After a nerve-wrecking match against Sri Lanka, Pakistan scraped through to their fourth Champions Trophy semi-final. Little by little, they are starting to find their feet in this tournament. Their opponents, an emphatic England team remains unbeaten in this year’s Champions Trophy. With very little going wrong for them, the hosts are certainly owning up to the ‘favourites’ tag.
Pakistan have looked a different team since their first game against India. They downed South Africa, the leading ODI side with superlative bowling performances backed by good catching and nimbleness in the field. Next, they turned their virtual quarter-final on its head when Mohammad Amir and Junaid Khan choked the life out of the Sri Lankan middle-order. Pakistan won the encounter through sheer brilliance of their bowling. While they have chased in all three games so far, it has always seemed unlikely they could cross 300.
England are the new Spartans of ODI cricket. They are a team of match-winners and scoring 300-plus is common practise for their batting line-up. After walking through to 308 chasing against Bangladesh, they restricted New Zealand in their second match to win it by 87 runs. Joe Root, Eoin Morgan, Alex Hales and Ben Stokes all are in excellent touch, sharing six fifties and two centuries amongst themselves. Also with one of the most balanced bowling units, England are well positioned to claim a spot in the final.
The best day of the English summer.
It’s the fourth game at Cardiff with both teams having played and won one game each at the venue. With clear skies and the sun out, expect a dry-ish surface offering a little bit of swing early on - conditions where you may expect Pakistan’s bowling be most lethal. England traditionally have enjoyed playing at Cardiff, with only two losses in 11 games. The last ODI they played against Pakistan was at the same venue which they lost defending 302. For all the statistics and current form, expected the unexpected with Pakistan.
Morgan in a press-conference said he was aware of the threat Pakistan’s bowlers posed, and also has a plan to neutralize their spinners. He might even put Pakistan in to bat first, since they have only chased in this tournament. Consequently, it will be interesting to see what plans Sarfraz sets for the English batsmen. He seemed confident in the team’s ability, vowing that his players will be at their best against England. Sarfraz will hope that Pakistan’s middle order fires for them and might look to push himself up the order.
England might make a change to their XI for the semi-finals. They have persisted with Jason Roy but their patience might just have run thin. An in-form Jonny Bairstow might get a nod for this game. Otherwise, there seem to be no weak links in England’s armor.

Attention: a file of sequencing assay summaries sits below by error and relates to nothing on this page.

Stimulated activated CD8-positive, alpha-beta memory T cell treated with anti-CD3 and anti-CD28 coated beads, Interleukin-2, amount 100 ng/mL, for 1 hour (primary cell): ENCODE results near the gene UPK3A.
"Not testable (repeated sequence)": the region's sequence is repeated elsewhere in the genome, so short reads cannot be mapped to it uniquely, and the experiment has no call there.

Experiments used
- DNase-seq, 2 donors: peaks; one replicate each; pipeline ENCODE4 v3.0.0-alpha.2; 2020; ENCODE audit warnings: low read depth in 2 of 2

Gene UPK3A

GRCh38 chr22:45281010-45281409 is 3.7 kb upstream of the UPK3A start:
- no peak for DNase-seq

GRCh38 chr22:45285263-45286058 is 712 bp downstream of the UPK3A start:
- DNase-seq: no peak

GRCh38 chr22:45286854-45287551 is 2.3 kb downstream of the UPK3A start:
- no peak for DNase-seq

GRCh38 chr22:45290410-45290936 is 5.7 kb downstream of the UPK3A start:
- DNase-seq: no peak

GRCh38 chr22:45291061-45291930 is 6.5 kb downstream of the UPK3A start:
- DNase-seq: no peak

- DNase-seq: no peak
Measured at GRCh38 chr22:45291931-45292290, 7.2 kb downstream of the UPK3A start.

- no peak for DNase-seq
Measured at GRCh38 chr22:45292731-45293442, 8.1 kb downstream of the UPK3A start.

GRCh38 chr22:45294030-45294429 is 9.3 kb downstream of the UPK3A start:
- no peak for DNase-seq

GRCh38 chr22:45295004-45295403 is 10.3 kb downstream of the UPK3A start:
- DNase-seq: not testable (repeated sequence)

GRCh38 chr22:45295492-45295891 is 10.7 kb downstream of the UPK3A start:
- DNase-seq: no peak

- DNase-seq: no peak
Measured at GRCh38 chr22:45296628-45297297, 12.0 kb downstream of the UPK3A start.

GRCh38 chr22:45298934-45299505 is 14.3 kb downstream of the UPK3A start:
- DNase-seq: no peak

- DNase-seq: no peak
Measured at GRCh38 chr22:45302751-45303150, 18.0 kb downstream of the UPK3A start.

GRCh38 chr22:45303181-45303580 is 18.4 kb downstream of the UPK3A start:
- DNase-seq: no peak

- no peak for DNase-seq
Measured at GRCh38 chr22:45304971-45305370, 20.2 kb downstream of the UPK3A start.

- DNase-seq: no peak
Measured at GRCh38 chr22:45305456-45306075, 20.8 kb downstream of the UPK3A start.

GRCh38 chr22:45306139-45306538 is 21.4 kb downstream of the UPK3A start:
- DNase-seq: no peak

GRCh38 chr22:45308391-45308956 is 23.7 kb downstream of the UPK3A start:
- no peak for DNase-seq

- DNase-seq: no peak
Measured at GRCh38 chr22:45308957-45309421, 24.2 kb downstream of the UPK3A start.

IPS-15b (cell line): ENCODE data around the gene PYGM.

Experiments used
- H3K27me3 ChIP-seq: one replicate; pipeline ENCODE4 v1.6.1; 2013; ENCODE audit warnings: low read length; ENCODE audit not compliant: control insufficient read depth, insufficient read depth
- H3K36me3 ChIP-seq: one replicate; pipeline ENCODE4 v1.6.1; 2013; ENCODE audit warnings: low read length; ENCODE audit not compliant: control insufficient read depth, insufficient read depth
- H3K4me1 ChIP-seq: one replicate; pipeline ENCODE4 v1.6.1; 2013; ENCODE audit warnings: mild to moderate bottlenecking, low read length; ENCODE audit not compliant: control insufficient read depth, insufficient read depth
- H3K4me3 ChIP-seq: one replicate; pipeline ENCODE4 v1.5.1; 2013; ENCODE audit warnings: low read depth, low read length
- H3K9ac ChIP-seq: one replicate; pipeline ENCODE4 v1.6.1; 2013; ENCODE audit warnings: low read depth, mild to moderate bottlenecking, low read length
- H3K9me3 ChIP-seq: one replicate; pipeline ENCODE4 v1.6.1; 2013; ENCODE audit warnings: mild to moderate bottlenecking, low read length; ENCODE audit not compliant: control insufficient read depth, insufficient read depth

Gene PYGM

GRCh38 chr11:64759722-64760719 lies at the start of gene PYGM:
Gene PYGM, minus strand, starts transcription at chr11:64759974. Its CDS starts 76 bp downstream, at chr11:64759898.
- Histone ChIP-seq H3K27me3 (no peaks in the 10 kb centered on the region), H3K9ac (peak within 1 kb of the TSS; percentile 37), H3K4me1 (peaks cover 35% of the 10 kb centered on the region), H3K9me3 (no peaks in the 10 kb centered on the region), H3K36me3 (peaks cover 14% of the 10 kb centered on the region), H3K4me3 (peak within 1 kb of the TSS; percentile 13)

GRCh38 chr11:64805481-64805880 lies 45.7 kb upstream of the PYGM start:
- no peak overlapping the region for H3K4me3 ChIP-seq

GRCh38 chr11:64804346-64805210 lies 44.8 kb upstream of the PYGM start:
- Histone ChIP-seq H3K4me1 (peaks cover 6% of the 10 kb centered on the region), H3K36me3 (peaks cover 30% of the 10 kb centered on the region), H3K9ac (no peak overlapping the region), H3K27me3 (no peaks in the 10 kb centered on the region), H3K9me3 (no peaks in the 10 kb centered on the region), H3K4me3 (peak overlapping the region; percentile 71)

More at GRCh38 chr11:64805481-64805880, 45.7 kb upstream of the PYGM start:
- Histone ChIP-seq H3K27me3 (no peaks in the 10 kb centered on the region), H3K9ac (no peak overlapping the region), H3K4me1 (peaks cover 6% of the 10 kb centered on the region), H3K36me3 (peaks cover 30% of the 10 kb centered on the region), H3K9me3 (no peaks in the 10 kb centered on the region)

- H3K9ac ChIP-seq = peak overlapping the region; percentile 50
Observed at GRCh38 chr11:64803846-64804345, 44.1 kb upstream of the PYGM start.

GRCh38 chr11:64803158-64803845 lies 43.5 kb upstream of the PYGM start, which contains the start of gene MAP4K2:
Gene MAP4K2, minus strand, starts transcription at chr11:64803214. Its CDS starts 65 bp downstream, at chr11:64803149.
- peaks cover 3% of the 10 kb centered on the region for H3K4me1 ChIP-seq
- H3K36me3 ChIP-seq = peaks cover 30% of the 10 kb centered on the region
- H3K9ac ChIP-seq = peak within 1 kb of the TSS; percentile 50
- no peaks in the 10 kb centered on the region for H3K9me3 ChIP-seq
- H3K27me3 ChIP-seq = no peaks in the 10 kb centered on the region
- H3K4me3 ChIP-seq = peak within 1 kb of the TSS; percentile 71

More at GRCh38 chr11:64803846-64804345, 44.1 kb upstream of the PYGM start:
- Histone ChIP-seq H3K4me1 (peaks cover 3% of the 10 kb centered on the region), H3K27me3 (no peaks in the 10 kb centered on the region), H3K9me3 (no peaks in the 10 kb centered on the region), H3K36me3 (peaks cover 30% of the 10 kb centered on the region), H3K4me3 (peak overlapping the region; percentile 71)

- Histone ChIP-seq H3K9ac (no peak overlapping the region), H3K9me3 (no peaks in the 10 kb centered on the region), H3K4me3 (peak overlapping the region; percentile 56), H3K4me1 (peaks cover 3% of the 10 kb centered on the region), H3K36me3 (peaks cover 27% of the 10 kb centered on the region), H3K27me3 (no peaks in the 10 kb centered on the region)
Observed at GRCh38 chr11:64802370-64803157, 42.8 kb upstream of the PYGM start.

Pakistan have found the right balance going into the semi-finals. They are expected to stick to their playing XI from the previous game. Debutant Fahim Ashraf maintained tidy lines and looked good for his quick-fire 25. Whereas Fakhar Zaman and Junaid Khan have been welcome additions to the attack at the start of both innings.
England: Eoin Morgan (c), Joe Root, Jason Roy/ Jonny Bairstow, Alex Hales, Moeen Ali, Ben Stokes, Jos Butler (wk), Adil Rashid, Liam Plunkett, Mark Wood, Jake Ball
Pakistan: Sarfraz Ahmed (c), Azhar Ali, Fakhar Zaman, Babar Azam, Mohammad Hafeez, Shoaib Malik, Imad Wasim, Fahim Ashraf, Mohammad Amir, Hasan Ali, Junaid Khan
Ben Stokes – Known as a fighting cricketer, he is handy with both the ball and bat. He has picked up wickets at crucial moments during the tournament, and looked extremely poised during his century against Australia. Coming in at crunch moments, an in-form Stokes could be the difference between winning and losing for England.
Eoin Morgan – As a calm customer, he hasn’t lost the plot in the Champions Trophy yet. The only time England erred, he was there to undo the damage. An attacking player as reflected in both his captaincy and batting, he is England’s second highest scorer in the tournament.
Hasan Ali – A mix of Brett Lee’s chainsaw bursting into Andrew Flintoff’s acknowledgement of his greatness, Hasan Ali’s celebration cannot go amiss. He has picked up 36 wickets in 19 ODIs, almost as many as his runs. A passionate cricketer, he’s the third highest wicket taker in this tournament.
Sarfraz Ahmed – Averaging 60 in England against them, he will be confident taking on the English bowlers. Unlike his predecessor, Sarfraz is an attacking captain having shown sharpness of mind in the previous games. He is excellent behind the wicket, and has been reliable for his team with the bat.
Pakistan has chased a 300-plus target only once outside Asia against a non-Asian team. It was in their last encounter against England at Cardiff.
England will reach their third Champions Trophy final if they win. Pakistan have never made it to the finals before.
Neither team has won the Champions Trophy before.